2. Dress a name-brand open-wheel of perhaps 46 H to L, or 36-32 h to l. Tighten the wheel as tight as you can with one hand on the wrench and one on the wheel / Then set the wrench end on a block and make it a little tighter with two hands on the wheel. (see dressing a wheel).
3. Balancing may not be needed for the 7” wheel but for 8” and up I recommend balancing, balancing is a plus for the 7”.
4. Bring the dressed and not running wheel to hand feel the chuck at close to you at the far right and note that down feed number. Then bring the wheel down at the far away chuck center to rub and note that number. Rub very easily or you will need to re-dress the wheel.
5. Raise up and come back down to .010 above the highest number and travel the parked wheel across the chuck to see that it misses touching the entire chuck, then try .005 to sill miss the chuck.
6. fire up the spindle at let run for 5 minutes if a bearing spindle /20 minuet if a plane bearing spindle with first spark at higest chuck area/place..
7. Crank or auto-feed long travel for 5 minutes to warm up the bed.
8. With long traveling across right and left down feed .0005 till you get the first spark at the close to your standing position.
9. long travel and incremental cross ¼ to 1/3 the wheel width per pass with spraying coolant on the chuck, with over traveling off the chuck at right and left for cooling time.
10. Cross and long travel all the way to clear the chuck at the far side with cross feeds off the chuck.
11. Bring wheel back to front and with .0002 down feed cross chuck again.
12. Continue until all pencil cross lines are gone. Increasing the down fees onlyif you are confident you will not heat the chuck,
13. Grind the last .004 with the magnet turned on
14.. Pull down .00005 and take a spark out, or two.

OPS!... looks like I missed over travel off the chuck at right and left for extra cooling time..darn.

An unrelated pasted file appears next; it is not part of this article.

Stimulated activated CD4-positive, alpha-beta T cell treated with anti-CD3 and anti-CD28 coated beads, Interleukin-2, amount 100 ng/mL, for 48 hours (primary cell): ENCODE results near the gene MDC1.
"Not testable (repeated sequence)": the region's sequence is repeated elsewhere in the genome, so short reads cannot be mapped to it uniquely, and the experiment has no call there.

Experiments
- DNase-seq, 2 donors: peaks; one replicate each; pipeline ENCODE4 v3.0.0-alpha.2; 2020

OPS! .. I did not include how tight..darn
*Yes, If any grinder hands sees something I errored or left out, do let me know
Buck
 
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Bakafish

Aluminum
Joined
Feb 21, 2022
Location
Tokyo Japan
Given that it seems close to flat when clamped into place, and you don't want those forces to transfer into your bed, wouldn't it make sense to just make an interstitial plate out of steel? Clamp the chuck to the steel plate to pull it as close to flat as you can. Grind the base of that plate flat with the chuck attached. Then mount that plate (stress free) to your bed. You lose a little hight, but likely strengthen everything, and it is all reversible if it doesn't work.
 

jwmelvin

Aluminum
Joined
Sep 5, 2018
Location
northern Virginia
wouldn't it make sense to just make an interstitial plate out of steel?
That’s an interesting idea, though I’m not crazy about putting all that stress into the chuck. And I’d have to grind the plate flat once clamped to the chuck, so it doesn’t avoid that aspect.

It seems like the usual chuck-fitting routine will be able to address my problem, so that’s my plan. I’m just trying to make sure I understand what I’m doing, and the advice so far has really helped.